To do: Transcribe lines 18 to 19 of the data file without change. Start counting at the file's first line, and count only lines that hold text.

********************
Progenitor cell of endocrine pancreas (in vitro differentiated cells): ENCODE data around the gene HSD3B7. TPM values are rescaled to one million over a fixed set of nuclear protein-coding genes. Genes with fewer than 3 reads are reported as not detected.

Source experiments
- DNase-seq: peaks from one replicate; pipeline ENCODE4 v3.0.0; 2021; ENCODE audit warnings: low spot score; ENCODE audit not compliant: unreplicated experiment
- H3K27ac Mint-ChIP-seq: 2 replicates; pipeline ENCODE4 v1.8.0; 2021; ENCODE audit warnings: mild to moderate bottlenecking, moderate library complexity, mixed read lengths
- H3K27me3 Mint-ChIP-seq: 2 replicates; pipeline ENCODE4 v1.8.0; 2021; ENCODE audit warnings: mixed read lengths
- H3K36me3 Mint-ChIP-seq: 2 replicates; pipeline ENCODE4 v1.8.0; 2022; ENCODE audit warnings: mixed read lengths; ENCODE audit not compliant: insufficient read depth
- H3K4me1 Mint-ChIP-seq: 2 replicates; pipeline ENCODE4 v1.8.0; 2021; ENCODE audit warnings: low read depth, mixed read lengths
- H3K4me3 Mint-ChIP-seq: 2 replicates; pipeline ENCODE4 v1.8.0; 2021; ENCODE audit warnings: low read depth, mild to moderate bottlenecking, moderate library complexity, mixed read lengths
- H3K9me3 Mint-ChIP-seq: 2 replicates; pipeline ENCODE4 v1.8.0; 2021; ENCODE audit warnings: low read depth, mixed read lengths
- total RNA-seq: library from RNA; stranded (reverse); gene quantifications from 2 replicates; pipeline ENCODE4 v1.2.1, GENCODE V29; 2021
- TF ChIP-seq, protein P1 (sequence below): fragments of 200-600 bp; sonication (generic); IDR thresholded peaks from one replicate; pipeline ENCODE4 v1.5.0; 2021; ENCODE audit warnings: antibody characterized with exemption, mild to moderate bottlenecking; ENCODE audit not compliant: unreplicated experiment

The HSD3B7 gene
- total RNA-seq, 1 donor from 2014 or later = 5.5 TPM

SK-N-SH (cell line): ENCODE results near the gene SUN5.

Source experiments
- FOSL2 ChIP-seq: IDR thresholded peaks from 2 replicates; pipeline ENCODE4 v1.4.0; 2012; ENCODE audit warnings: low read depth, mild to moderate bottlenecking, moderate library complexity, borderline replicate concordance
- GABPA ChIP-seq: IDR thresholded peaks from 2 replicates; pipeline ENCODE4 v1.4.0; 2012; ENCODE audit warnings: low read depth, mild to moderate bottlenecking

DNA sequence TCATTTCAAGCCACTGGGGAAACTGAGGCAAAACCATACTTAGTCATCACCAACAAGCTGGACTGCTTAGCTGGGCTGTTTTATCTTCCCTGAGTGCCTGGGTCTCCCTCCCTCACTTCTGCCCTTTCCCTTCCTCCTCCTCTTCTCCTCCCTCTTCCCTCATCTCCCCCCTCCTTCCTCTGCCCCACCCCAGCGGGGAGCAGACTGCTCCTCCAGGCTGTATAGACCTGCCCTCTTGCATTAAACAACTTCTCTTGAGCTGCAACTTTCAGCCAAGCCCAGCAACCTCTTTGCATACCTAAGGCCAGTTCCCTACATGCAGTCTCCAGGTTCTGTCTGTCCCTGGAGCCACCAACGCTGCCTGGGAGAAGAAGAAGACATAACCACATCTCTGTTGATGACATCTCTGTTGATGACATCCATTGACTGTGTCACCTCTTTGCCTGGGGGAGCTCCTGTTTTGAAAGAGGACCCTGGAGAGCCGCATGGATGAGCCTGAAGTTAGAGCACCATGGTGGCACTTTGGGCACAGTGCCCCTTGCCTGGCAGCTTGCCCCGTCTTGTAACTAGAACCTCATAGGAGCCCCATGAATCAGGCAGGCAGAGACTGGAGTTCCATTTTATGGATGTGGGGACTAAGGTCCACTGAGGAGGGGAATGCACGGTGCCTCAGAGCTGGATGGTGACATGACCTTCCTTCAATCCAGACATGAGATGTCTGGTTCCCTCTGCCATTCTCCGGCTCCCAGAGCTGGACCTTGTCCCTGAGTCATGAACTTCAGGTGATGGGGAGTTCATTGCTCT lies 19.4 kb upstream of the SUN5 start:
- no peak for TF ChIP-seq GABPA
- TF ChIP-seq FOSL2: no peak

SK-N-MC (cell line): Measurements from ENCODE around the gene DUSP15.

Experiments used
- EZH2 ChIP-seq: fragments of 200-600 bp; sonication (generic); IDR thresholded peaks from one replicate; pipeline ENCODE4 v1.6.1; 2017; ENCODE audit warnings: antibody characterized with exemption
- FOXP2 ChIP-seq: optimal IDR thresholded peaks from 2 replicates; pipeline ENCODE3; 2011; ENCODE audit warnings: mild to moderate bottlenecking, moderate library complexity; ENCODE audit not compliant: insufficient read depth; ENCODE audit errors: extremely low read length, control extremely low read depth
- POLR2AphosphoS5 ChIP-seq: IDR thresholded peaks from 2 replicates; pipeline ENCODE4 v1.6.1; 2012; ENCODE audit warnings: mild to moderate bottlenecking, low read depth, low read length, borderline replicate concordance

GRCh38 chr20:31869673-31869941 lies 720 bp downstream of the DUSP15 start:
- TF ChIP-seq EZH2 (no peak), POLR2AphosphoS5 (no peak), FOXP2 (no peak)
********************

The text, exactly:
DNA sequence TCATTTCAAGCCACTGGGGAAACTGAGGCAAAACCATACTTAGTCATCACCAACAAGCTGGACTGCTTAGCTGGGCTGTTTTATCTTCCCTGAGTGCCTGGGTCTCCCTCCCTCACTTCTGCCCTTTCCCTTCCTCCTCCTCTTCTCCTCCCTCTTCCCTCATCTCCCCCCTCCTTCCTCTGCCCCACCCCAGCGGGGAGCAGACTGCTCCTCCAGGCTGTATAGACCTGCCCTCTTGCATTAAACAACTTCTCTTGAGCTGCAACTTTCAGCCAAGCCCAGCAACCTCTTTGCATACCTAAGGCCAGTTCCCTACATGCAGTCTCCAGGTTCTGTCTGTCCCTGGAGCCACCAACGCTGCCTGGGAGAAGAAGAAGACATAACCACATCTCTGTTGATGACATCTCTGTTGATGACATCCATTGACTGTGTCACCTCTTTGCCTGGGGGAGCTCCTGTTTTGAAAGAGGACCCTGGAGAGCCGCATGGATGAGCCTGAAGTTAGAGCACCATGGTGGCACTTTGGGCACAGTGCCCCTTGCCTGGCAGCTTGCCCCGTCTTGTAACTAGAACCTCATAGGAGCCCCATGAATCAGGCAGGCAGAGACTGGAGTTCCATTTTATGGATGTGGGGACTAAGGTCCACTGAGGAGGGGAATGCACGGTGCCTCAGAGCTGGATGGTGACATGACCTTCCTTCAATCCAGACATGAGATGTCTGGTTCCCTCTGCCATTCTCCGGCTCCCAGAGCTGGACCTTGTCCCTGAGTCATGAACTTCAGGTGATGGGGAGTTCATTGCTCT lies 19.4 kb upstream of the SUN5 start:
- no peak for TF ChIP-seq GABPA